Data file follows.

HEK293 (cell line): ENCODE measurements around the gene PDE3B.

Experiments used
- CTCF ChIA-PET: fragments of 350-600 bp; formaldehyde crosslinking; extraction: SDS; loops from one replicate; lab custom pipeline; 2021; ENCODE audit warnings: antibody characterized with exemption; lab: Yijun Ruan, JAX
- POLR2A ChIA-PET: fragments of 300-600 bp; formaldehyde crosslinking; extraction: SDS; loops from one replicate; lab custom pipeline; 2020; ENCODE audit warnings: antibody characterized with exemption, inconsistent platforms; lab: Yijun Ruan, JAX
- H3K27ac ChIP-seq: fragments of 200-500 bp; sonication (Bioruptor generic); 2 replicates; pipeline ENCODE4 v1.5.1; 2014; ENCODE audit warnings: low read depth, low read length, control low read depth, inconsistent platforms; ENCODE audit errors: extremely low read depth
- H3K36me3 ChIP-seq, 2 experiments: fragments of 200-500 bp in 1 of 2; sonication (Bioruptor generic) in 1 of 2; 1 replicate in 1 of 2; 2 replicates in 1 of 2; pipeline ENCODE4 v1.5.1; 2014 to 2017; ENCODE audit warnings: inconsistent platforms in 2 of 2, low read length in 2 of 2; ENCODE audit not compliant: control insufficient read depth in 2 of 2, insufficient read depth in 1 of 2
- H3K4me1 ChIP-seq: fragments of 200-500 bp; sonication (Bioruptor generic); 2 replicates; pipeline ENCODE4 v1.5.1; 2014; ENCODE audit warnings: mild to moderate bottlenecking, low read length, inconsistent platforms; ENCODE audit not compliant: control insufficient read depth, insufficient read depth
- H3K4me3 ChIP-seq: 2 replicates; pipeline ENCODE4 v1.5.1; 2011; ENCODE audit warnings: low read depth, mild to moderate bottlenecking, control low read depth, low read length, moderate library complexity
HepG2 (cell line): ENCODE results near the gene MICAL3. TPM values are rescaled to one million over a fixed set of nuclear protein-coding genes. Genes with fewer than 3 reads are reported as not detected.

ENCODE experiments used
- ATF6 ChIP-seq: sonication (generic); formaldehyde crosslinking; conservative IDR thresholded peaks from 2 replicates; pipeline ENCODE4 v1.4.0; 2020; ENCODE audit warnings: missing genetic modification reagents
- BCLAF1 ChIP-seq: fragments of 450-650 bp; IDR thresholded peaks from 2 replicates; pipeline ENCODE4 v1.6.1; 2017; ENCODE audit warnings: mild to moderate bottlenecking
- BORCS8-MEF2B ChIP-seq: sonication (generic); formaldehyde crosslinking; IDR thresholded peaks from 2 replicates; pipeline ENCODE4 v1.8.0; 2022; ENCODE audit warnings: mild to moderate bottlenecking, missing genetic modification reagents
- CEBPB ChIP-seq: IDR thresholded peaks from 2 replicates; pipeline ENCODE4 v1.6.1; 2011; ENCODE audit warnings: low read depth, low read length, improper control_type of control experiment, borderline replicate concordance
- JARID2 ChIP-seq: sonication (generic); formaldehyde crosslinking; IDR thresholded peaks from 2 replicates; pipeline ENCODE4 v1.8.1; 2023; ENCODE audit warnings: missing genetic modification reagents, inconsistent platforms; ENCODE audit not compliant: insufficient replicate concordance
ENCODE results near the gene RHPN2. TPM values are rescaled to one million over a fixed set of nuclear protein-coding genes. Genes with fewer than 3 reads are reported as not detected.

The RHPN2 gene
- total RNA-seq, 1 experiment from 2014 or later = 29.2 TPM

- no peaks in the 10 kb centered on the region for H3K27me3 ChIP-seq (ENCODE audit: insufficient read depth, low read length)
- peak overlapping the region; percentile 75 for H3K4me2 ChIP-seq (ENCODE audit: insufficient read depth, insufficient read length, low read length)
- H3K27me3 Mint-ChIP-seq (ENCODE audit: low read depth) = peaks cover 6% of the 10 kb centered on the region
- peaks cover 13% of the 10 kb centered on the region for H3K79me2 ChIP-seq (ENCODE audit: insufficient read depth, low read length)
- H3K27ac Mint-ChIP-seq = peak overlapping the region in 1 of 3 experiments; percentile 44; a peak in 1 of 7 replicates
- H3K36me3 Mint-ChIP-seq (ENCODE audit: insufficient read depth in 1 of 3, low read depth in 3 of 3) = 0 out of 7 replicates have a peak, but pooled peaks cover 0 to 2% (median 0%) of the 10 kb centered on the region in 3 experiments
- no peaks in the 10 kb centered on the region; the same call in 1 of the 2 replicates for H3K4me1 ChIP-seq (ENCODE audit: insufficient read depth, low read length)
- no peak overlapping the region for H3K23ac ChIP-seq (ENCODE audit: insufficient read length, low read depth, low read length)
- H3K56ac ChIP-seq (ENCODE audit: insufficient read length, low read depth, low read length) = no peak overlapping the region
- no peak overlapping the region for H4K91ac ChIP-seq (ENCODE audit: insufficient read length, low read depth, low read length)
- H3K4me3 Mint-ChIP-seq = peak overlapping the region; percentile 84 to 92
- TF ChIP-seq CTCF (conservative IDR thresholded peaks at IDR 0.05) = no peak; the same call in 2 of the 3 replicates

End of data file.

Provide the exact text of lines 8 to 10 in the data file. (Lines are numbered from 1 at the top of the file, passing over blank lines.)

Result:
- H3K4me3 ChIP-seq: 2 replicates; pipeline ENCODE4 v1.5.1; 2011; ENCODE audit warnings: low read depth, mild to moderate bottlenecking, control low read depth, low read length, moderate library complexity
HepG2 (cell line): ENCODE results near the gene MICAL3. TPM values are rescaled to one million over a fixed set of nuclear protein-coding genes. Genes with fewer than 3 reads are reported as not detected.

ENCODE experiments used